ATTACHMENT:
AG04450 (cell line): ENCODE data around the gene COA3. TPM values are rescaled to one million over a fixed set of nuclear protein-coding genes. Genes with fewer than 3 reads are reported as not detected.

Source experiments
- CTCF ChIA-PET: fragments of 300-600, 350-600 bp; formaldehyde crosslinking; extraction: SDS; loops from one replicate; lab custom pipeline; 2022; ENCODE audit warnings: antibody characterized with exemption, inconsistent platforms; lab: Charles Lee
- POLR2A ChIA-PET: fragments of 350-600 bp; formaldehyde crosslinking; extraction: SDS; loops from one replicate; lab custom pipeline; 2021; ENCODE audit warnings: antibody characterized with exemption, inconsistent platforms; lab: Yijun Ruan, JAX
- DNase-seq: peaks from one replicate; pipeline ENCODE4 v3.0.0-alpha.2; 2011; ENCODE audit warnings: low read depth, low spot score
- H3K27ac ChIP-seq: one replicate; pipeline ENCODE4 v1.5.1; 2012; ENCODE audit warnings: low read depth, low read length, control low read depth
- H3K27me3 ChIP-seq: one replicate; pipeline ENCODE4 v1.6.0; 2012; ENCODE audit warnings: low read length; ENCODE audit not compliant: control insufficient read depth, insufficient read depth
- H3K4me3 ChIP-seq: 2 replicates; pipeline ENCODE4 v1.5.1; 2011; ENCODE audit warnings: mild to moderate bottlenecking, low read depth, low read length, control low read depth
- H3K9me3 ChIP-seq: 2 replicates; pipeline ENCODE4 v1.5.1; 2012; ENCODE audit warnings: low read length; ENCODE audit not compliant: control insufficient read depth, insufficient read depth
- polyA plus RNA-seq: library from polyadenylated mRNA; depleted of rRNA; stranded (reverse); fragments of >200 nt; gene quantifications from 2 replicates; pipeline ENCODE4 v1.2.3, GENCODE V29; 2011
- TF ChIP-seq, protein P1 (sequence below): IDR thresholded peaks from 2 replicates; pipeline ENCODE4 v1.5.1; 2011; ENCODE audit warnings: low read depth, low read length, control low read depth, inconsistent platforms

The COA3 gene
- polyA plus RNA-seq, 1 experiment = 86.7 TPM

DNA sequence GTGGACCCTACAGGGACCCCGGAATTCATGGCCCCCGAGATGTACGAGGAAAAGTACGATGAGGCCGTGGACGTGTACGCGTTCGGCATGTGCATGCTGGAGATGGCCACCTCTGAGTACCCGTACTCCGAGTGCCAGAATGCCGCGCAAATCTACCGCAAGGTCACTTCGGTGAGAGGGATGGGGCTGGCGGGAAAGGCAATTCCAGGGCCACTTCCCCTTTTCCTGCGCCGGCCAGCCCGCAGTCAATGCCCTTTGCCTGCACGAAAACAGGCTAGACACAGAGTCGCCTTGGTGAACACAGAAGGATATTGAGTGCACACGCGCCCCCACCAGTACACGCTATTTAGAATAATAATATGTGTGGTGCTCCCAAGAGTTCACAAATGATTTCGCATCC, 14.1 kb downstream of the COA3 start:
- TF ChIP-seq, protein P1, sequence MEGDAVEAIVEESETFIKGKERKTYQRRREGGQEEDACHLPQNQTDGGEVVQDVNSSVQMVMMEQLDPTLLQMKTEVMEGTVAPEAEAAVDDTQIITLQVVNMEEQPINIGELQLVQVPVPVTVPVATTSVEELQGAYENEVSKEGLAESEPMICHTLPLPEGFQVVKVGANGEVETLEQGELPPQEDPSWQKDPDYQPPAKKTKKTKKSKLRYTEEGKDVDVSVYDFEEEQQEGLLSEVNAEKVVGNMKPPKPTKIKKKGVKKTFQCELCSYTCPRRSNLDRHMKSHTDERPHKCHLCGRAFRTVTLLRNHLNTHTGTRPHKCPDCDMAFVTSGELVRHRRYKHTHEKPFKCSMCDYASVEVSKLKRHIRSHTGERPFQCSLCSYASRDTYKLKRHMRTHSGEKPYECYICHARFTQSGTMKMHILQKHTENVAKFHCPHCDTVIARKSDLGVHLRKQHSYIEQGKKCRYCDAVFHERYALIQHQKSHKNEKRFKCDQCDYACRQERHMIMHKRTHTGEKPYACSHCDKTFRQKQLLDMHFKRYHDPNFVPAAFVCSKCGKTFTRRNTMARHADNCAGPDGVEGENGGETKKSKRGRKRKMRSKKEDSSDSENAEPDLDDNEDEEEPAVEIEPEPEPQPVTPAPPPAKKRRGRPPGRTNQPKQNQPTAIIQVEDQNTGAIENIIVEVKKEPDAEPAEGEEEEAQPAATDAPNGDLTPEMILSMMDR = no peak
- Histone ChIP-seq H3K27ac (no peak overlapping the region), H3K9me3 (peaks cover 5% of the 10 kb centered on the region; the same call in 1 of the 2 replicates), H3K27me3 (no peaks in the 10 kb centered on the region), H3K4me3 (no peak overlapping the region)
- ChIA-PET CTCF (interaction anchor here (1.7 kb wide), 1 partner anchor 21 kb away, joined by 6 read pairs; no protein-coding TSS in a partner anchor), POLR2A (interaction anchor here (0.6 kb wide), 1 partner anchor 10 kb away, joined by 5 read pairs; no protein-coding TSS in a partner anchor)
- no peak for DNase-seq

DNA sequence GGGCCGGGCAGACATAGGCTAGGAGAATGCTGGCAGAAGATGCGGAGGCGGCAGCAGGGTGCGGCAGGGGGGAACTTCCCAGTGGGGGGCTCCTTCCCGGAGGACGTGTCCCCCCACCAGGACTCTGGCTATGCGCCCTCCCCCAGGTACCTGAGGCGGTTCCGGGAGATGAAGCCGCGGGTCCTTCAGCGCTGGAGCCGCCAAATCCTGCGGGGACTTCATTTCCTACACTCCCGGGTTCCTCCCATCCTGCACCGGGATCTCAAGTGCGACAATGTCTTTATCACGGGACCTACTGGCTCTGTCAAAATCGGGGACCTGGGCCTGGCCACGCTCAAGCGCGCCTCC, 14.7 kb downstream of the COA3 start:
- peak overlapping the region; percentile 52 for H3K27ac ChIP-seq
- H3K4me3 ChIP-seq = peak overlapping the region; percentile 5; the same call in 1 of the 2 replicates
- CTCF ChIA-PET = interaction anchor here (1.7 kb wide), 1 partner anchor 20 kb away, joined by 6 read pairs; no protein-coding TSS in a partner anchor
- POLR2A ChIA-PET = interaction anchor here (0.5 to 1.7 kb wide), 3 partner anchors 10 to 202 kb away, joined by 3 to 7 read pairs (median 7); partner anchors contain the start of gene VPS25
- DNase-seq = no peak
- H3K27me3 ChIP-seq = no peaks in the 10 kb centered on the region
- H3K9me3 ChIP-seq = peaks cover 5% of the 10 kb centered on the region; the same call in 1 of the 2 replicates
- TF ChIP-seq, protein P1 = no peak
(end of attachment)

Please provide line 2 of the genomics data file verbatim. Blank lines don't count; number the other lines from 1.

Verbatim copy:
Source experiments